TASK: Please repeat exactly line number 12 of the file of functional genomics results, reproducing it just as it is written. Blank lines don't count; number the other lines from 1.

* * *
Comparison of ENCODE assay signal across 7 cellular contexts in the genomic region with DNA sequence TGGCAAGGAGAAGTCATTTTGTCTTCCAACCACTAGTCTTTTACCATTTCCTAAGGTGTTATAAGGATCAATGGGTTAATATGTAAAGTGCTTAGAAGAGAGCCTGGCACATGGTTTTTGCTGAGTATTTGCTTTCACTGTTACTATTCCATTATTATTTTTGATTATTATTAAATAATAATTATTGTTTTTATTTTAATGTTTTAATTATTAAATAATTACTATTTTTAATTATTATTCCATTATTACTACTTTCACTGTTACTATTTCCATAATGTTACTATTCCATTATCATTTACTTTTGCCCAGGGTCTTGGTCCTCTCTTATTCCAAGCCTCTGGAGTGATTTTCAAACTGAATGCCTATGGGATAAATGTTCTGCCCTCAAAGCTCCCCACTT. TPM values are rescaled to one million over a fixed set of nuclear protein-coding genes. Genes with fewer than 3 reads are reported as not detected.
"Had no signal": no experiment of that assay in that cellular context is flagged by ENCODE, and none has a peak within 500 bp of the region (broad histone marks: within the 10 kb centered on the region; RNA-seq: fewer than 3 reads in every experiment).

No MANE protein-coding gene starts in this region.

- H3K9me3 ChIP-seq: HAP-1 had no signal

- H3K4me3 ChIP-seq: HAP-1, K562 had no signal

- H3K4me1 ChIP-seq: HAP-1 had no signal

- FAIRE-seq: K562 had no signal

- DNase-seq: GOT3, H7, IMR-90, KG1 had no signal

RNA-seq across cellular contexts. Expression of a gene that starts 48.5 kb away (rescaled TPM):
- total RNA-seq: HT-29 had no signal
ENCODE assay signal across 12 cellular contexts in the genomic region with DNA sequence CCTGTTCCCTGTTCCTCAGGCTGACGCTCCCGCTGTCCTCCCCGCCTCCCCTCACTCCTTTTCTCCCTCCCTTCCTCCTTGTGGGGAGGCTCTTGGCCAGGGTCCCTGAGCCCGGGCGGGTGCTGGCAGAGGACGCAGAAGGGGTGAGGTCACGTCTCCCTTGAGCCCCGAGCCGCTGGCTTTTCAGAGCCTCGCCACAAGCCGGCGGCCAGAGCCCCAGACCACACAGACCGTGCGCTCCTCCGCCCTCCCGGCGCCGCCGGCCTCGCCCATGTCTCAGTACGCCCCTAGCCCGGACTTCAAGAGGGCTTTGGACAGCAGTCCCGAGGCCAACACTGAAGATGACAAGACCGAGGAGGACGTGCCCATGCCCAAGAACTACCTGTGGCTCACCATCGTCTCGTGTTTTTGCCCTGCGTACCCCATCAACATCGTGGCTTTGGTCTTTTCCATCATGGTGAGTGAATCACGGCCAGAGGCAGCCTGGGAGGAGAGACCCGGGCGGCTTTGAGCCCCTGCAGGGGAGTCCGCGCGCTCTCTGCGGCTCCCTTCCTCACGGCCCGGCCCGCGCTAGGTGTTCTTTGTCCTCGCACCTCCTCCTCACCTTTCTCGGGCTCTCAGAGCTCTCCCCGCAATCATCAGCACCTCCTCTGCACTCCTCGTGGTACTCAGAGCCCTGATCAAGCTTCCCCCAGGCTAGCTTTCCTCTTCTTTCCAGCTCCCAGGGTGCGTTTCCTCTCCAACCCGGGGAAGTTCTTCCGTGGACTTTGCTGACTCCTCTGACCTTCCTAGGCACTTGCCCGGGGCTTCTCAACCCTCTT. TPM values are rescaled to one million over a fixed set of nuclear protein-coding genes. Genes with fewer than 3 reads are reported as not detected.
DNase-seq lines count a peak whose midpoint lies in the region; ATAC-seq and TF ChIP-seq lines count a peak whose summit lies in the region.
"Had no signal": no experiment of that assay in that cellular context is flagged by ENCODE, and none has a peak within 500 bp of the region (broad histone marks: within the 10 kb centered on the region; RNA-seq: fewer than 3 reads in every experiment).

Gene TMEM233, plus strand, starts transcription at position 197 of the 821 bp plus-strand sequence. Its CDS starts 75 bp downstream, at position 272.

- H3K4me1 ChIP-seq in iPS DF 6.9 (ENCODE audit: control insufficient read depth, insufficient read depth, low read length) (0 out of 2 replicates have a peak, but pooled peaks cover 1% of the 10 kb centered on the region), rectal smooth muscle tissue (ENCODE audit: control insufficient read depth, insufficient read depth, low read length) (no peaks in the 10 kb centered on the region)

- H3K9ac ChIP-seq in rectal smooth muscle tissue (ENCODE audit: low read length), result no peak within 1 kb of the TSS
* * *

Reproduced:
DNase-seq lines count a peak whose midpoint lies in the region; ATAC-seq and TF ChIP-seq lines count a peak whose summit lies in the region.